Special Considerations for Gifts by an Employer-Controlled Private Foundation to Individuals Affected By a Natural Disaster
- Sep 19, 2017
Private foundations generally grant funds to public charities and individuals for education and travel. However, in certain circumstances, such as the occurrence of a natural disaster, they may wish to grant to funds for relief of affected individuals. Grants of this nature are allowed as long as certain requirements are met.
An employer-sponsored private foundation may make qualified disaster relief payments and the IRS will presume that such payments are consistent with the foundation’s charitable purpose if:
- The charitable class of beneficiaries is large or indefinite.
- The recipients are selected based on an objective determination of need.
- The selection is made using either an independent selection committee or adequate substitute procedures to ensure that any benefit to the employer is incidental and tenuous. The foundation’s selection committee is independent if a majority of the members of the committee consists of persons who are not in a position to exercise substantial influence over the affairs of the employer.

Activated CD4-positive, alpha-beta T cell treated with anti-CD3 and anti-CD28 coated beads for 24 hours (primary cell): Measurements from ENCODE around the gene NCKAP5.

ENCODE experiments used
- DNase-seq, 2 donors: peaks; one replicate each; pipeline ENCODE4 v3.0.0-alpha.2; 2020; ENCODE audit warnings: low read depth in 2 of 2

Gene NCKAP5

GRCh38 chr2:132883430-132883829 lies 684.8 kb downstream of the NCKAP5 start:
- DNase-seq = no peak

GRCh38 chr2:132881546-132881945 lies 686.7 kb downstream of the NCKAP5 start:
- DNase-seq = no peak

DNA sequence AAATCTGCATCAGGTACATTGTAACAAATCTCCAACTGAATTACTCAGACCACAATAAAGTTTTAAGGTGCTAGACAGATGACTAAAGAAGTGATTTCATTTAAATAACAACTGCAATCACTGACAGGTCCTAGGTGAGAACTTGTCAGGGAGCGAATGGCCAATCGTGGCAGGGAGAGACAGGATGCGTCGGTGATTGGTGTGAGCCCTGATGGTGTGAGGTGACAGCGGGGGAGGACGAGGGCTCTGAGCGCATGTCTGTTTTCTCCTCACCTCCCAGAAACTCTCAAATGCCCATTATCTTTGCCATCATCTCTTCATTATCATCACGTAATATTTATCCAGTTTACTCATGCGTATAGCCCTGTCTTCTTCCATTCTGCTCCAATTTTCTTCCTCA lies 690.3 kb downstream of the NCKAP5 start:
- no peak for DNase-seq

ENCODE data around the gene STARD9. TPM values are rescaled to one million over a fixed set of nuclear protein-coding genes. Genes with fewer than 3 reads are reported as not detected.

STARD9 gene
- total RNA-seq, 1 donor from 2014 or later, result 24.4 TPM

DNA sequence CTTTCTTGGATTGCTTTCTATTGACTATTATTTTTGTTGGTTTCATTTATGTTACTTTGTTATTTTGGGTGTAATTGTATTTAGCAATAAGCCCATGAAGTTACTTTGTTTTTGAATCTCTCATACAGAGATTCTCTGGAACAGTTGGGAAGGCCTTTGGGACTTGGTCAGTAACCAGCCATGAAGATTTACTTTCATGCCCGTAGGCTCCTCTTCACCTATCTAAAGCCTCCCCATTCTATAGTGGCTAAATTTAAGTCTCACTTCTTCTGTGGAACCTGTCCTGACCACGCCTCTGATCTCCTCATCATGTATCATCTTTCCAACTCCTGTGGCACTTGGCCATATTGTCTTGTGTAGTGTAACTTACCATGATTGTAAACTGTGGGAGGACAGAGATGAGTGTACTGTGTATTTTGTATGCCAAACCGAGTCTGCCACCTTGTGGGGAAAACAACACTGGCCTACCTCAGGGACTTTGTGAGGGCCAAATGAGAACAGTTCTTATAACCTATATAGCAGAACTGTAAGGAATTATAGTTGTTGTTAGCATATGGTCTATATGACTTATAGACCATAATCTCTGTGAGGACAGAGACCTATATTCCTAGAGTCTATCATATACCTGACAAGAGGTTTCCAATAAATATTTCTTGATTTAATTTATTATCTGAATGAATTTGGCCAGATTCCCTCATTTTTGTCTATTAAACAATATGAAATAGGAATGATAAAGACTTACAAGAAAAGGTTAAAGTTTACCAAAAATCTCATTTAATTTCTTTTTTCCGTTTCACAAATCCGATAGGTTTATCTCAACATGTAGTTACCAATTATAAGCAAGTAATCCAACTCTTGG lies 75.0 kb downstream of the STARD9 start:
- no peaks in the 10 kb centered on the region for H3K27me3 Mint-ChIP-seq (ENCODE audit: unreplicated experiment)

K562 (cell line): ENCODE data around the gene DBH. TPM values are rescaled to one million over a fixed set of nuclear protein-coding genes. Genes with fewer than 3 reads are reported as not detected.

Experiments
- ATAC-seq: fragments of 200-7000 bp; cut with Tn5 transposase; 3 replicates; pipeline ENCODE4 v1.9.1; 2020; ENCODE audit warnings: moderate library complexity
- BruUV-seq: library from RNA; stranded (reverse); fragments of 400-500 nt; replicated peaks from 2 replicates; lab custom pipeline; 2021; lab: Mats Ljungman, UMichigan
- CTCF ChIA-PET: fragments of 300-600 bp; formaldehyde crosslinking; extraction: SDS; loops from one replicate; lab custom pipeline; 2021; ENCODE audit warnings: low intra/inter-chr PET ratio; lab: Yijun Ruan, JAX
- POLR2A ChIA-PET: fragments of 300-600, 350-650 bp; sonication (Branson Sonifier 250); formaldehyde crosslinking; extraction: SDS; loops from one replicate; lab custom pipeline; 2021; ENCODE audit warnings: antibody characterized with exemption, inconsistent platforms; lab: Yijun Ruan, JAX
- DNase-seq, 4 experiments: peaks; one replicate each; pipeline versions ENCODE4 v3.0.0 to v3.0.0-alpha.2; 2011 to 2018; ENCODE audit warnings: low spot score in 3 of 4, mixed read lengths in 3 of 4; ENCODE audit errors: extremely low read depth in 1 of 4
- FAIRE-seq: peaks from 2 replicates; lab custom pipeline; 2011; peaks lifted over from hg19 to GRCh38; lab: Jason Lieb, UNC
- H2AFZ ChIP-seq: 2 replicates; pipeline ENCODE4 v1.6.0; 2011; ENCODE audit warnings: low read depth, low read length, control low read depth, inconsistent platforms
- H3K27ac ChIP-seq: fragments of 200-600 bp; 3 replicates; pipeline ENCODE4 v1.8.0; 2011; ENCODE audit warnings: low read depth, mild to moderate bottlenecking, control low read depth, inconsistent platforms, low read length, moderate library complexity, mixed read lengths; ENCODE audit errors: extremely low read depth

According to IRS Publication 3833, “Disaster Relief: Providing Assistance Through Charitable Organizations,” “a charitable class must be large enough or sufficiently indefinite that the community as a whole, rather than a pre-selected group of people, benefits when a charity provides assistance. For example, a charitable class could consist of all the individuals in a city, county or state. This charitable class is large enough that the potential beneficiaries cannot be individually identified and providing benefits to this group would benefit the entire community. If the group of eligible beneficiaries is limited to a smaller group, such as the employees of a particular employer, the group of persons eligible for assistance must be indefinite. To be considered to benefit an indefinite class, the proposed relief program must be open-ended and include employees affected by the current disaster and those who may be affected by a future disaster. Accordingly, if a charity follows a policy of assisting employees who are victims of all disasters, present or future, it would be providing assistance to an indefinite charitable class. If the facts and circumstances indicate that a newly established disaster relief program is intended to benefit only the victims of a current disaster without any intention to provide for victims of future disasters, the organization would not be considered to be benefiting a charitable class. Because of the requirement that exempt organizations must serve a charitable class, a tax-exempt disaster relief or emergency hardship organization cannot target and limit its assistance to specific individuals, such as a few persons injured in a particular fire.”